The FA Cup
The FA Cup used to be seen as the pinnacle of English football and was renowned throughout the footballing world. In recent years, the competition has taken a back seat to the riches that come from TV station payments to the Premier League and the Champions League.
We have seen the top clubs devaluing the competition by putting out reserve teams, the FA opting to get rid of replays and thus cutting off another vital source of income for cash-strapped lower league clubs and the latest ignominy of making the 5th round a midweek game.
With this in mind, the FA Cup seemed like a perfect place for me to reignite my footballing odyssey and stick it to ‘the man’. Nearby Hartlepool United had a ground I’ve not visited before, having only moved to the Northeast in recent years and thus my new hobby was born.
Hartlepool – Pre-Game
Setting off from my home town, we took a local bus to Sunderland and from there caught a train to Hartlepool, costing £14.45, added to the price of the tickets to the game (£15 each), there was a total cost of £44.45 for the wife and myself.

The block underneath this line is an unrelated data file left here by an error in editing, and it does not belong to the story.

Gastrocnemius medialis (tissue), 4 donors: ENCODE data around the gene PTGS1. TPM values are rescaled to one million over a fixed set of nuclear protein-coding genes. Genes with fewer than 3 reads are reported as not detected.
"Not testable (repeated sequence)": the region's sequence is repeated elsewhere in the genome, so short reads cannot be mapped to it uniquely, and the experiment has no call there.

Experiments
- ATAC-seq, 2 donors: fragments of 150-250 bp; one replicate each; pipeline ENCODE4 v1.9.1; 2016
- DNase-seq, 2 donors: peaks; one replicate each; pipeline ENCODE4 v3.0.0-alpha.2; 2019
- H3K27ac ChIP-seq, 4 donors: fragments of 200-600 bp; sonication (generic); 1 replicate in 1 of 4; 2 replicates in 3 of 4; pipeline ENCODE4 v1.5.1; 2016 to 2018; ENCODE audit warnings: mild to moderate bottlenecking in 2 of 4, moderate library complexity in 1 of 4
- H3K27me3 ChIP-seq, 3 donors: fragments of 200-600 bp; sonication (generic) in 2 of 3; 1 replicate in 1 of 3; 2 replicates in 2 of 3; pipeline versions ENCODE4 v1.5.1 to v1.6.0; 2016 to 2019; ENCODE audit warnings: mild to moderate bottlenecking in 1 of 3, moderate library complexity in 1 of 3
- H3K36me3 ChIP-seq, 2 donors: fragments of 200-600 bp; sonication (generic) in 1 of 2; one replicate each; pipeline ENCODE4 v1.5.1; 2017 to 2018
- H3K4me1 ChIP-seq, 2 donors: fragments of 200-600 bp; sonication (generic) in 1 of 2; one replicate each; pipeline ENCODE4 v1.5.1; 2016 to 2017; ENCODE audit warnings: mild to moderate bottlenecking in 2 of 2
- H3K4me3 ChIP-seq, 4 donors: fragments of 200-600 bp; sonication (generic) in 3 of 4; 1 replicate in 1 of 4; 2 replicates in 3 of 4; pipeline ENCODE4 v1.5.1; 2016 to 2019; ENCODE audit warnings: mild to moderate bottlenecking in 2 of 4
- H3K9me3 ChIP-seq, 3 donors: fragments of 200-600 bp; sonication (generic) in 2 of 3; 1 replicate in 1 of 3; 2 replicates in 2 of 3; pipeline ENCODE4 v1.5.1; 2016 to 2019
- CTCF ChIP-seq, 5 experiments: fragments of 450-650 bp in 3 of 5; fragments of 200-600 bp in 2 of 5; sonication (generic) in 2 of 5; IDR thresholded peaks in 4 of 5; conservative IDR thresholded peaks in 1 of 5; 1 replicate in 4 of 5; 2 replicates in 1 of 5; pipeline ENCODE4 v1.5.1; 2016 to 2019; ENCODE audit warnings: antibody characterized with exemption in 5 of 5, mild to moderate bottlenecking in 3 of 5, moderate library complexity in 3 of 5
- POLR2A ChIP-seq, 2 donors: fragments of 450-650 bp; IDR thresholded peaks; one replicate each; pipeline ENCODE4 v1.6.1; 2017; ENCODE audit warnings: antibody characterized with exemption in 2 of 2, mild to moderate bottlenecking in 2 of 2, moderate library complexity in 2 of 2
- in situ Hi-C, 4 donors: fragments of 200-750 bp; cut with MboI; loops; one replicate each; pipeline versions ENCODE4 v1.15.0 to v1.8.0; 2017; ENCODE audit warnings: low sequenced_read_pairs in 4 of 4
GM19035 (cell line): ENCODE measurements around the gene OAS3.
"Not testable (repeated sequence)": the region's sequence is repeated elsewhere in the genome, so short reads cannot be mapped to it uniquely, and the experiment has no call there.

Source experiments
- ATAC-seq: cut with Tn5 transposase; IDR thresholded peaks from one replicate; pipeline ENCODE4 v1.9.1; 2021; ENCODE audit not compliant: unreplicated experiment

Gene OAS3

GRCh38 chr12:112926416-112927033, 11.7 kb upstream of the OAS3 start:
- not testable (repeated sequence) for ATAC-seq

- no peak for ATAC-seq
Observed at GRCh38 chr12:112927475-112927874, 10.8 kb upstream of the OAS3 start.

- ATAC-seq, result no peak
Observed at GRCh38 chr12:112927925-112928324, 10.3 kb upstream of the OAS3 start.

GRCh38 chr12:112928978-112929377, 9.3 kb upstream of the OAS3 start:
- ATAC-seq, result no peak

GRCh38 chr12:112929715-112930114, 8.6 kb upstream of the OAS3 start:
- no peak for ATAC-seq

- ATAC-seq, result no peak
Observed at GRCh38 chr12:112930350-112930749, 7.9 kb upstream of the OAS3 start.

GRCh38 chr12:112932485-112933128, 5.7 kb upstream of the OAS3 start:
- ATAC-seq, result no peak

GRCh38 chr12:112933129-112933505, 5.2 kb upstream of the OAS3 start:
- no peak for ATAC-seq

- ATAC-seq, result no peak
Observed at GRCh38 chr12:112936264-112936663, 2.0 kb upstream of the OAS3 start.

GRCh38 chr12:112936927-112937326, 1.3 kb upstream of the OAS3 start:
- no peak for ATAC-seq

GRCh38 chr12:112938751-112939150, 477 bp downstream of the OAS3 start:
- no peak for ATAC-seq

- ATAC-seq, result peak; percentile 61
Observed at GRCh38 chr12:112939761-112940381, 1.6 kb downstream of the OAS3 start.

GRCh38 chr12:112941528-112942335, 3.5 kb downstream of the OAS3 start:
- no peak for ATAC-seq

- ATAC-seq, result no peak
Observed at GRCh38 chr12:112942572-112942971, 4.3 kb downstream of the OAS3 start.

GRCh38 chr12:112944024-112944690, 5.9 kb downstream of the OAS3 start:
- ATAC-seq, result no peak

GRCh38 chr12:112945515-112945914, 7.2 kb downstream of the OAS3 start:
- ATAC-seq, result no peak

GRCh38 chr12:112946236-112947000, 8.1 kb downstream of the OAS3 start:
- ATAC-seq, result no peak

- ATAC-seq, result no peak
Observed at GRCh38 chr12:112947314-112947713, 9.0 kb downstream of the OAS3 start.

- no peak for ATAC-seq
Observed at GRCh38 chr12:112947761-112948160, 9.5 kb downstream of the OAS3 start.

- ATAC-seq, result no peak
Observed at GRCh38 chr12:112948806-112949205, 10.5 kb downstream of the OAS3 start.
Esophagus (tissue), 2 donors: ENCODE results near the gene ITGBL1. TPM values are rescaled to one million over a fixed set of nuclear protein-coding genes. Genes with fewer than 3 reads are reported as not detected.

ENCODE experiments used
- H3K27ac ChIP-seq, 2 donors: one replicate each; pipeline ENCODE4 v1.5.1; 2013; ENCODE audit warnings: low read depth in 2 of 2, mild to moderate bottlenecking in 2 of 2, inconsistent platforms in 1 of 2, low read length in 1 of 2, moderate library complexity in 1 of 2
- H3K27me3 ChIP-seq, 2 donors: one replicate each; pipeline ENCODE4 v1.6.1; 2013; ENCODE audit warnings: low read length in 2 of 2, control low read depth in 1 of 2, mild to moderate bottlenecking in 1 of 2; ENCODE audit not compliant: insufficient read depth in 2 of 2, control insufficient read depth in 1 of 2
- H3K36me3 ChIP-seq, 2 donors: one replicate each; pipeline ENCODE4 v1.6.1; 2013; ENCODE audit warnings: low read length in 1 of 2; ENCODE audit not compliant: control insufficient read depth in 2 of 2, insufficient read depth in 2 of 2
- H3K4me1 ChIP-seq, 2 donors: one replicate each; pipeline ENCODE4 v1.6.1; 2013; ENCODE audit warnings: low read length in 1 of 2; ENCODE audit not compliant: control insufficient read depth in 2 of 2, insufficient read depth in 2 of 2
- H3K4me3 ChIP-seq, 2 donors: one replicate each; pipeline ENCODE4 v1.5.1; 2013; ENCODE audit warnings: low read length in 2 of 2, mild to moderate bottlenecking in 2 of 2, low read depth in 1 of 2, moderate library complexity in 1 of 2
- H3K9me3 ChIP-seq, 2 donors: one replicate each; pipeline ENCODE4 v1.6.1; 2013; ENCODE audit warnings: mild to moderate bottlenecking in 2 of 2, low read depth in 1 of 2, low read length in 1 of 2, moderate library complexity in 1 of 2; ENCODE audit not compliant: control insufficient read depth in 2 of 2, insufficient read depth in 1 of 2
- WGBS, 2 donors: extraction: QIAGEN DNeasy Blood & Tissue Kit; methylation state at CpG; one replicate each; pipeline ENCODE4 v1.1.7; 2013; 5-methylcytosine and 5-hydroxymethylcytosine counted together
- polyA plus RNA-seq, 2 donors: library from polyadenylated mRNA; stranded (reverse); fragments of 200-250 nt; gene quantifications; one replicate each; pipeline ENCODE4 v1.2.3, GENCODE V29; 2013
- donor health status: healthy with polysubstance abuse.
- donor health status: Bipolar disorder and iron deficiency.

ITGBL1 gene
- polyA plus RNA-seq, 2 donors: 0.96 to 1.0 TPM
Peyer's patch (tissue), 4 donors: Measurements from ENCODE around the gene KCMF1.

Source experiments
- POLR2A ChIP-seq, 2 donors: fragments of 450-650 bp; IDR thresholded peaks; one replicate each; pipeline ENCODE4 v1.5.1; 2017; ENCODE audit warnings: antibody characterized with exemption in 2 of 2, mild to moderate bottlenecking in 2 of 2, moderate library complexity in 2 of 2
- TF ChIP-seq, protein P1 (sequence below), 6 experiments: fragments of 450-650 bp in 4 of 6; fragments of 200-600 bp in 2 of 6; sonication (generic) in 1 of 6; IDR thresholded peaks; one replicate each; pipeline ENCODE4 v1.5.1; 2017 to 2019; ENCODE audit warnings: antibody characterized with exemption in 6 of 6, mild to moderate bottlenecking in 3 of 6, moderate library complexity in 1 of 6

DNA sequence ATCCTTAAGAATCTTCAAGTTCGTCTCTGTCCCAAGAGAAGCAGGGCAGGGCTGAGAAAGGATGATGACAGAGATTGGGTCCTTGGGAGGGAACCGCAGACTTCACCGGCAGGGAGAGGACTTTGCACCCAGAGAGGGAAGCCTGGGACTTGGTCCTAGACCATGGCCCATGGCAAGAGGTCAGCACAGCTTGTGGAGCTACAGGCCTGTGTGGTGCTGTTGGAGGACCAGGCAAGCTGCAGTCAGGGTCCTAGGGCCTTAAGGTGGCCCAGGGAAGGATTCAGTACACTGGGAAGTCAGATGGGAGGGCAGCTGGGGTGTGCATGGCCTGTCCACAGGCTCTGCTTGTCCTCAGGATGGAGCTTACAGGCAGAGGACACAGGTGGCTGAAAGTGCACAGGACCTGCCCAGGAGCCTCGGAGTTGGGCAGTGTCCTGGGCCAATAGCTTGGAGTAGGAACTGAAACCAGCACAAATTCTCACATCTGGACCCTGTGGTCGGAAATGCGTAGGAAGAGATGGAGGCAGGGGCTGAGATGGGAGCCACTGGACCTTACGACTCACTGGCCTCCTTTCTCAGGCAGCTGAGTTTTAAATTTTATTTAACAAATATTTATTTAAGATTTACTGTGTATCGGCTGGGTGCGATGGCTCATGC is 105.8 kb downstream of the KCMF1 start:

Upon arrival in Hartlepool, we had about an hour and a half to kill and the marina seemed an ideal place for a wander before the game.
We didn’t have enough time to take a proper look around, so it wasn’t worth paying for entry to the Naval Museum but it gets great reviews on Tripadvisor (avoid the car park!), so if you are in the area for a future visit, I would suggest it worth your while to make time to visit.
Despite not going into the museum, the marina area is nice in itself and has plenty of bars and places to eat. Perfect on a nice sunny day. The problem was, it wasn’t a nice sunny day, so we made our way to the ground and went into the Corner Club.
The Corner Club is the Hartlepool supporters’ social club and is built into one corner of the stadium, hence the name. Despite being for Hartlepool supporters, away fans are also welcome and this is indicative of everything about our experience at Hartlepool United Football Club. The fans in the bar are more than happy to mingle with people who don’t support their club and talk about football.
The other very noticeable thing about Hartlepool is the number of youngsters at the stadium. There seems to be a very proactive campaign to attract the younger generation to Victoria Park and that can only bode well for the future of the club.
Angus the Monkey, Hartlepool’s furry mascot, walks around the club greeting all the kids and having his photo taken with them and also a few adults, it has to be noted!
After a couple of pints and a chat with the locals, we made our way outside and were surprised at the queues to get into the ground. It seems we had enjoyed our time in the club a little too long! Even locals in the queue were surprised at the turnout and it seems the FA Cup still weaves its magic for lower league clubs.